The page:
After following up a week later with my primary doctor, she recommended that I take it easy and continue to allow my knee to heal. Because I didn’t want to further injure myself I decided to postpone my Spartan, but because my kids were going to participate, and we already had a hotel reserved we went to the event anyway. In the back of my mind I kept thinking that maybe I could do it anyways. Unfortunately, after hopping the wall in my son’s race I realized there was no way.
Six weeks after my injury I tried to go play soccer. Throughout the game I kept falling over because I couldn’t plant my leg. I guess it should have been obvious to me at that point that I had really screwed up my knee, but I still didn’t think I was that injured. I could walk just fine, I could jog and kick a ball, and I was even coaching my children’s soccer teams. Around nine weeks out I spoke with an acquaintance who is in Sports Med. It was then that she suggested I look at getting an MRI and verifying if I had torn something.
I still didn’t think I had done anything too bad to my knee and that it might just be a partial tear to one of my ligaments. After the MRI, I was surprised to hear that I had very clearly torn my ACL and possibly my meniscus. Surgery was scheduled, and the talk of long term recovery and physical therapy began.
In December of 2017 I had surgery to repair my ACL. When I woke up from surgery I was told that my meniscus was also injured, had needed repair, and I would be unable to put weight on my knee for six weeks. Crutches, for six weeks. Everything became a challenge, stairs in the house, getting in and out of the car, not driving, trying to cook, go to the bathroom, bathe. Around the four-week mark, when I was just about fed-up with my limitations, the joint pain in my elbows, and I wanted to throw my crutches out the window, I was humbled by the thought that I was so blessed that my experience was short term. I switched my frustration to thankfulness that I would be able to regain the use of my legs. I would be able to walk again, run, feel, and so on. I wasn’t paralyzed. I still had my legs. I just had to get through the experience and keep working towards the long-term goal of recovery.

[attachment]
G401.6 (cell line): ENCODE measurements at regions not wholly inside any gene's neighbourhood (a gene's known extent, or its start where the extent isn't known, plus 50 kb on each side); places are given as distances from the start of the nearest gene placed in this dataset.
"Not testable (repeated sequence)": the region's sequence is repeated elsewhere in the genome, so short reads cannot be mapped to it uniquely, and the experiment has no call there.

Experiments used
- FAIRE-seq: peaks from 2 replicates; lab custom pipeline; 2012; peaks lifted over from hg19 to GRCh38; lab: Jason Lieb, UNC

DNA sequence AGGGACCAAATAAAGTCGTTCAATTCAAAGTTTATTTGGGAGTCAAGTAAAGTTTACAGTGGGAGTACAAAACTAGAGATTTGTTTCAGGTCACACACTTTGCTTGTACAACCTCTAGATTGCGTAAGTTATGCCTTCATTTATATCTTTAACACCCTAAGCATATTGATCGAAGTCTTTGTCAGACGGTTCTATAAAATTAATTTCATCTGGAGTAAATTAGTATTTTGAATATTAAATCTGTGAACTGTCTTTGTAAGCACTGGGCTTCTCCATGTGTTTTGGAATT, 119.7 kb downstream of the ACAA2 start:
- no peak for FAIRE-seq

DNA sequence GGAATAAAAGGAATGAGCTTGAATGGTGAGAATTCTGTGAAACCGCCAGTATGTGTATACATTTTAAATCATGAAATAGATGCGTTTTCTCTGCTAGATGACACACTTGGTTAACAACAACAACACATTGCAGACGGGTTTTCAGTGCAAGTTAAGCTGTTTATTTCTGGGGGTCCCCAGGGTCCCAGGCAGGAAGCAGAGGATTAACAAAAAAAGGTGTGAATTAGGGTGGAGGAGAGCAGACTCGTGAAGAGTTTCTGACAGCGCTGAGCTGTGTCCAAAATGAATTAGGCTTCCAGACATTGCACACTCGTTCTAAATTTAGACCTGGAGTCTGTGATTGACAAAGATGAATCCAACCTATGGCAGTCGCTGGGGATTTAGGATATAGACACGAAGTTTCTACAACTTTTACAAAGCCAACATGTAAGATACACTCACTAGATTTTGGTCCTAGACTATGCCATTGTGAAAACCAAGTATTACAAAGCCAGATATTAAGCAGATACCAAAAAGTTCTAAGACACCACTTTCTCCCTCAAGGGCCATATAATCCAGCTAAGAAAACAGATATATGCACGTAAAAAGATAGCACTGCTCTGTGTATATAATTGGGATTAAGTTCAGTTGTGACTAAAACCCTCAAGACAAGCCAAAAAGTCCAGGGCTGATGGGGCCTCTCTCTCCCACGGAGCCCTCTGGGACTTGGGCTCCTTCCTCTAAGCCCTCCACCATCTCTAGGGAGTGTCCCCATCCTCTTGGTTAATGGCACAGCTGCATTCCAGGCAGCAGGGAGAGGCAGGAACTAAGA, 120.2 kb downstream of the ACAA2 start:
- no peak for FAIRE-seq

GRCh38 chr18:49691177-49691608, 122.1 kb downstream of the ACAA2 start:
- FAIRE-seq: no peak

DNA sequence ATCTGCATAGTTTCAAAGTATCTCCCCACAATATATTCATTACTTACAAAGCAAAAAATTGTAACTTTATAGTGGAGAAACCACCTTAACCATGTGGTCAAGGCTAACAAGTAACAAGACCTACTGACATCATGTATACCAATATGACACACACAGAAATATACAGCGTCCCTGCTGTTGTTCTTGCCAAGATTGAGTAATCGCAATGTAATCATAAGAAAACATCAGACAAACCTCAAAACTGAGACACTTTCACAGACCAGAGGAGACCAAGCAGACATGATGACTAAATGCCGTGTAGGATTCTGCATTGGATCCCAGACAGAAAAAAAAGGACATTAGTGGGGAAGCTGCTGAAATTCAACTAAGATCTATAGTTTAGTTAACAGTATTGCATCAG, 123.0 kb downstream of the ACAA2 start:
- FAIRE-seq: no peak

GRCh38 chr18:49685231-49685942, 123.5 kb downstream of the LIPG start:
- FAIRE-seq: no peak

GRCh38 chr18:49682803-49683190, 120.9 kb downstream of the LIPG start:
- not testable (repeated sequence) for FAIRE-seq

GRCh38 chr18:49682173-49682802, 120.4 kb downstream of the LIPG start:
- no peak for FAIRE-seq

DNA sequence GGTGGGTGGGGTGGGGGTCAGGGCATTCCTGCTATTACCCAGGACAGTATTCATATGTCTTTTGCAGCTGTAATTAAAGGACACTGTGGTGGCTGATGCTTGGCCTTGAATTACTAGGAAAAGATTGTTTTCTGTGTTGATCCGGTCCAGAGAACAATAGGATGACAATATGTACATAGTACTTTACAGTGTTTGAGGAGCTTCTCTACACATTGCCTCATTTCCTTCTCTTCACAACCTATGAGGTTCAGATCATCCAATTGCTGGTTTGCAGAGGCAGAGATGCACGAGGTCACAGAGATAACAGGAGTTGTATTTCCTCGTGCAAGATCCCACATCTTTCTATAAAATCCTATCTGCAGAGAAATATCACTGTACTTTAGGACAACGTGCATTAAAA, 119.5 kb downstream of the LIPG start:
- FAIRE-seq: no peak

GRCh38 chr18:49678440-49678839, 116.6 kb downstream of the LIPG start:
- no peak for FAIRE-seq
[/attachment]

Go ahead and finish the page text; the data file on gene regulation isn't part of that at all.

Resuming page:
Four months later and I am still on this journey. I have had to reframe so much of my attitude about what I can and cannot do, for now. My ‘biggest’ victory so far was being able to jog for a total of three minutes at my last physical therapy appointment. There is a lot I am still hoping to do in the long term. My goal of completing a Spartan Trifecta before I turn 40 isn’t out of reach. I really hope to play soccer again, but I also want to be able to be active in other areas of my life. Maybe I will need to reframe what that means and engage in activities that don’t require cutting, like soccer. Maybe I’ll just focus on strengthening my body for Obstacle Course races, maybe at some point I’ll compete in a Physique competition. For mental well-being, physical well-being, for my family’s well-being, physical health is an important part of my life and though I’m in a rebuilding and recovery stage, it’s not over yet. If you’re just getting started on such a journey, it may take a while, there may be set backs, but keep persevering. There is no doubt that the benefits are worth it.
Might you get injured?
You might.
But, if you don’t, you might also face a lot of other health problems that will be more damaging to your body, your finances, and your well-being overall.